Kentucky officials will appeal a Court of Appeals decision to stop Commonwealth attorneys from attempting to seize 141 Internet domains related to gambling and poker.
The Court of Appeals sided with lawyers representing the Interactive Gaming Council (IGC) and the Interactive Media Entertainment and Gaming Association (iMEGA) — two trade groups representing dozens of the sites — as well as the sites themselves. The panel of three judges voted 2-1 in favor of the poker groups, a ruling that was made public Jan. 20. The judges heard oral arguments from both sides in December.
"We’re not surprised that Gov. Beshear and Secretary (J. Michael) Brown filed their appeal,” said Joe Brennan Jr., iMEGA’s chairman. “They both invested a lot of political capital in this suit. They likely feel they can’t back down.”
Kentucky is trying to use a section of its anti-gambling law that allows it to seize devices that are used to facilitate unlawful gambling. It claims in this case that the domain names are the devices.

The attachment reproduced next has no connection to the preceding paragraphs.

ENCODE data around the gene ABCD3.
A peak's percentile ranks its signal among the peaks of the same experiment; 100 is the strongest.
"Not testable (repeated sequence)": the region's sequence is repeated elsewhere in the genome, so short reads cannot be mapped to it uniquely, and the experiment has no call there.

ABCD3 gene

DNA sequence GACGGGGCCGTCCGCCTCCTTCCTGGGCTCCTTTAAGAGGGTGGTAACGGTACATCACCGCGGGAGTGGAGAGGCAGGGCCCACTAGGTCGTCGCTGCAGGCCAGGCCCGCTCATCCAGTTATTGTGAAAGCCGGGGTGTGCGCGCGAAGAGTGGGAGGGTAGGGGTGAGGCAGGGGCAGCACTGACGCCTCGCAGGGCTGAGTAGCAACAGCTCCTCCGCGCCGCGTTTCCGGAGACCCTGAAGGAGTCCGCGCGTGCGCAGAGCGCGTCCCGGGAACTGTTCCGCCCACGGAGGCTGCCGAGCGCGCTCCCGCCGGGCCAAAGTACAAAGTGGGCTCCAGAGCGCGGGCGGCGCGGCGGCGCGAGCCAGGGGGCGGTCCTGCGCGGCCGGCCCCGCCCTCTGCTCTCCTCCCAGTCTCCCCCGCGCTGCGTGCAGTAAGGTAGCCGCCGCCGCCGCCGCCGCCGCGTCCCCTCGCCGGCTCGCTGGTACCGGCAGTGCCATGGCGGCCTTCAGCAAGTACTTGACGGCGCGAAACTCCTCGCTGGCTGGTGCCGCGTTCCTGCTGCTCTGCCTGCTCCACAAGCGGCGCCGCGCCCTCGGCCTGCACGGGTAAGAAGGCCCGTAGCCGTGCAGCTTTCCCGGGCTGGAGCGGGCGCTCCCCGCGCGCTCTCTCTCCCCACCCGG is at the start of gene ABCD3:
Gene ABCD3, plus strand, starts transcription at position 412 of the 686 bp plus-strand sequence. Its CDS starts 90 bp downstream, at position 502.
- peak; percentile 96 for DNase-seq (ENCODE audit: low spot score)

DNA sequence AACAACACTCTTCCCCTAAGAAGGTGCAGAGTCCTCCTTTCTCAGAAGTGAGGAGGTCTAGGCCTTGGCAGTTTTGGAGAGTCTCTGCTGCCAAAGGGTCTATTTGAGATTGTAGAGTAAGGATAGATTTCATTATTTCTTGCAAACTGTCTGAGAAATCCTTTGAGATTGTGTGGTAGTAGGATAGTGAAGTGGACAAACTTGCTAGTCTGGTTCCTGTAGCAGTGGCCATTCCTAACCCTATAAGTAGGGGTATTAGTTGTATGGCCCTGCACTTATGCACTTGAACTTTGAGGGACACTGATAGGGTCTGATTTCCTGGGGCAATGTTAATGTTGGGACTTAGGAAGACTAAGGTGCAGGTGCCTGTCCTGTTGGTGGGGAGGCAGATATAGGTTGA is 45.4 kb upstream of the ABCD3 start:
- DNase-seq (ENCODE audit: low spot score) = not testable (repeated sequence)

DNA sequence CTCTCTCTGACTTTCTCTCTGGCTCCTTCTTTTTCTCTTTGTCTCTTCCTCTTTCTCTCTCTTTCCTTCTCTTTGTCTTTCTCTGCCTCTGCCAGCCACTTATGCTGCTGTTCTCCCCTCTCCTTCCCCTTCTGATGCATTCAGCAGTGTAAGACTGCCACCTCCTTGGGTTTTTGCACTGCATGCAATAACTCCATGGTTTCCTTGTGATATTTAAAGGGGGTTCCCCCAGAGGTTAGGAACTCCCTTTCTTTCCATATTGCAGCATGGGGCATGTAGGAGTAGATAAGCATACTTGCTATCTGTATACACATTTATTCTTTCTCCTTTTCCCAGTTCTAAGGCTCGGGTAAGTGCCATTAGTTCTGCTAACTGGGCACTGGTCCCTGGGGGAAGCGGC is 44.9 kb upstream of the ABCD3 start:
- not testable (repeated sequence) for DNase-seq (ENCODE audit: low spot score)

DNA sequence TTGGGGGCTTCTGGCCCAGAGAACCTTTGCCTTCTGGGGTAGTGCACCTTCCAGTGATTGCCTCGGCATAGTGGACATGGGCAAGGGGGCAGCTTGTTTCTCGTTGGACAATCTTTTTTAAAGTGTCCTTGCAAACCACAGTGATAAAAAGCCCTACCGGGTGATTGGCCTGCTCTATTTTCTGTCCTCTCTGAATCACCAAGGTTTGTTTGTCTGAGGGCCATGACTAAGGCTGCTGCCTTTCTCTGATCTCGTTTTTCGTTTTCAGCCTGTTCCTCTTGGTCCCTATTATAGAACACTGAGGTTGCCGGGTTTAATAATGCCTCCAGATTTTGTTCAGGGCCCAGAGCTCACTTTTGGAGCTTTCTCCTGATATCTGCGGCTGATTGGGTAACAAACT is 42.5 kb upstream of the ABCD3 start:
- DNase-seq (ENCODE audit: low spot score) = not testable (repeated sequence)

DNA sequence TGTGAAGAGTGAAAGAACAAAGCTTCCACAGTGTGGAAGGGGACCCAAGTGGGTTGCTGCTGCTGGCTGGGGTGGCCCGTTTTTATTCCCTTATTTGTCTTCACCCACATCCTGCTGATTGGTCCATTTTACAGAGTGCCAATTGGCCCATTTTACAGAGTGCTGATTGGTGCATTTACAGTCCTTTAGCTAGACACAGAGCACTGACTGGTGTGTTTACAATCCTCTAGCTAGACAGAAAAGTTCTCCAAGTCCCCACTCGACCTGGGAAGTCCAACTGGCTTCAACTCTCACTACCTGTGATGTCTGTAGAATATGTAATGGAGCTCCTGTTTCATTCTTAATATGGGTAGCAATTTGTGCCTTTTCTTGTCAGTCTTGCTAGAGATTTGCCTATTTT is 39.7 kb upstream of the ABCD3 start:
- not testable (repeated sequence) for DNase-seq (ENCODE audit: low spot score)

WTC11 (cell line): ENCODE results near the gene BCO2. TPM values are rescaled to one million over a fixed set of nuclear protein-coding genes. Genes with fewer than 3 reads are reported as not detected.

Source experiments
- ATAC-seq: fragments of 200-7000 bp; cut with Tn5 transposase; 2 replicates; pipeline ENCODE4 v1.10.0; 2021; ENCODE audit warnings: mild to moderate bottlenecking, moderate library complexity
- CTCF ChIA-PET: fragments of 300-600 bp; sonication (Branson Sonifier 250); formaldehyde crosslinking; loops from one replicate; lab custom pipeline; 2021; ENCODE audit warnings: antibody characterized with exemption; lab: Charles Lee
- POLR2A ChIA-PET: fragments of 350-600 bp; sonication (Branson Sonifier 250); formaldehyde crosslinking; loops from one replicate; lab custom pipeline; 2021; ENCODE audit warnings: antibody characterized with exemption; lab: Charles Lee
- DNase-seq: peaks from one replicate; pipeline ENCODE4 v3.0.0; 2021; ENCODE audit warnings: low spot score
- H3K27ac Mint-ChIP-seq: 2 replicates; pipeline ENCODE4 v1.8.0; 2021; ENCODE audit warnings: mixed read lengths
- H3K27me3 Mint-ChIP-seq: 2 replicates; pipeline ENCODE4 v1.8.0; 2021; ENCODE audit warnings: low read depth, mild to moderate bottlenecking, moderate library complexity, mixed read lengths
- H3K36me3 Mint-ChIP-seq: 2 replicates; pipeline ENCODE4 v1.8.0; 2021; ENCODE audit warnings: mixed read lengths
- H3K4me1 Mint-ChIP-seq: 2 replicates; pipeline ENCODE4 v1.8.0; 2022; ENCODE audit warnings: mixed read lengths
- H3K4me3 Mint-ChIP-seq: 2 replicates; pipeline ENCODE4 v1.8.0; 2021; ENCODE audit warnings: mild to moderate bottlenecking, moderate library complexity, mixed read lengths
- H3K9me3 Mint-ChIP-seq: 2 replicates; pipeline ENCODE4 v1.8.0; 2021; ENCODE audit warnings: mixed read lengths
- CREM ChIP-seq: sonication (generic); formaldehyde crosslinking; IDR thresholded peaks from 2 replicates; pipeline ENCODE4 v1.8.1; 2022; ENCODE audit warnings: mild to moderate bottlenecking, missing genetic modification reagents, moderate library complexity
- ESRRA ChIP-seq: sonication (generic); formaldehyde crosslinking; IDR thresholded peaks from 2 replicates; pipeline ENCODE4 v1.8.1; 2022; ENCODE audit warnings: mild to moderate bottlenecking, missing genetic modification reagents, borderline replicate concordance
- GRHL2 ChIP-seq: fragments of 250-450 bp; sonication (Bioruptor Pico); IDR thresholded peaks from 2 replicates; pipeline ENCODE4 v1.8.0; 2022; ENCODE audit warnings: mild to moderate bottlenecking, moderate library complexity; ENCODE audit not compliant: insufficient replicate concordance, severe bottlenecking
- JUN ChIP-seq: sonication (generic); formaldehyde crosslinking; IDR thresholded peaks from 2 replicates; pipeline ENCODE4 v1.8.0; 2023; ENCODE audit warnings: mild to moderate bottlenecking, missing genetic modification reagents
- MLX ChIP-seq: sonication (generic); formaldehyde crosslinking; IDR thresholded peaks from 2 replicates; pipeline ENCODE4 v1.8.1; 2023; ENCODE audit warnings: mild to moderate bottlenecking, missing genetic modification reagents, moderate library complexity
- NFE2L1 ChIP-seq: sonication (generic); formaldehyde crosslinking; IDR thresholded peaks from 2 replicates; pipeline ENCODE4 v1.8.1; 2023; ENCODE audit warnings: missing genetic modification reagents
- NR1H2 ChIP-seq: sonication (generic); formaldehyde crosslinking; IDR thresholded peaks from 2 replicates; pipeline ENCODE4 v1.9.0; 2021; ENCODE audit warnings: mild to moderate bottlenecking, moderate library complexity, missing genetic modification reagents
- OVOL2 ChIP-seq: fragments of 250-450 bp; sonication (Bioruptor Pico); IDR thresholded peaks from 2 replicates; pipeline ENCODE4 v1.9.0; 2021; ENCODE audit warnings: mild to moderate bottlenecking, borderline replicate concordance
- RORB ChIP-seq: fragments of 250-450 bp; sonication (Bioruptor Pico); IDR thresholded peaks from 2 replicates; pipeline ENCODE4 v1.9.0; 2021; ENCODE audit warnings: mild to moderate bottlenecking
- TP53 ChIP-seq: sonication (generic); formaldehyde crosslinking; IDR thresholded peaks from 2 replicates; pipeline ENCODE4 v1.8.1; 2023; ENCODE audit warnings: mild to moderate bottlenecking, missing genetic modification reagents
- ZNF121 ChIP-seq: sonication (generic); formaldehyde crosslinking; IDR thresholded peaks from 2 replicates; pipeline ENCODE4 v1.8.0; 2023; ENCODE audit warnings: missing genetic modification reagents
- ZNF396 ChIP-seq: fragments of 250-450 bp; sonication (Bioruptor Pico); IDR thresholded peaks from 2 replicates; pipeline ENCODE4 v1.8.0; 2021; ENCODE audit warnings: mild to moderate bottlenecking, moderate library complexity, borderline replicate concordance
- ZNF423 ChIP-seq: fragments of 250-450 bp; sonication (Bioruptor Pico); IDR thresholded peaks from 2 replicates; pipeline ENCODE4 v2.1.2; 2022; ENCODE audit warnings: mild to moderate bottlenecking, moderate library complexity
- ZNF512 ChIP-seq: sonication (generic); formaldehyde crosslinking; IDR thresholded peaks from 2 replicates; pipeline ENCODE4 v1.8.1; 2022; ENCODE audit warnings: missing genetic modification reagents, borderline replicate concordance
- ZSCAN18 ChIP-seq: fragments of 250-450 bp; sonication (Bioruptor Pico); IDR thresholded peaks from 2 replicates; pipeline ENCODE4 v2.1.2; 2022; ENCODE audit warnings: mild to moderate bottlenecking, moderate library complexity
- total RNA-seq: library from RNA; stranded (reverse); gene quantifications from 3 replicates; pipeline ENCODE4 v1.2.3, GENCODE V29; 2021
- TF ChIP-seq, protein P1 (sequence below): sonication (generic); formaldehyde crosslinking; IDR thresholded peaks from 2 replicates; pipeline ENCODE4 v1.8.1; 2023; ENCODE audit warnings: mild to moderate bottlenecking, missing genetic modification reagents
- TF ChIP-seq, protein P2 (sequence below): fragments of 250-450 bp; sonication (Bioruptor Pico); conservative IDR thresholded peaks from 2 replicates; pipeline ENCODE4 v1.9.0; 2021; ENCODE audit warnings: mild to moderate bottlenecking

In September, Judge Thomas Wingate signed a seizure order that was pushed forward by Gov. Steve Beshear. He claims the unregulated online gambling and poker industry is dangerous to children and also undermines one of Kentucky’s biggest interests: horse racing, which can be wagered on from anywhere in the state via telephone and computer.
Kentucky is trying to use this seizure order to not only force the companies out of it borders but also for some serious money. Kentucky wants the sites to pay collectively around $1 billion for lost revenue and lawyer fees.
Not so coincidently, the attorneys representing Kentucky in this case are from private firms and took the case on a contingency basis. They will only be paid if this legal maneuver goes off.
After the seizure was signed, Wingate told the sites that they could get off the hook easily by “geoblocking” Kentucky’s residents, which would prevent them from accessing the sites listed on the order. Kentucky attorneys were attempting to appeal this portion of the judge’s ruling before the Court of Appeals ruled.
Several sites decided to go this route, including Tokwiro, which owns Absolute Poker and UltimateBet, and MicroGaming, which owns dozens of poker rooms. But the others entered an appeal process fronted by iMEGA and the IGC.
The motion to appeal the Court of Appeals ruling was filed last week.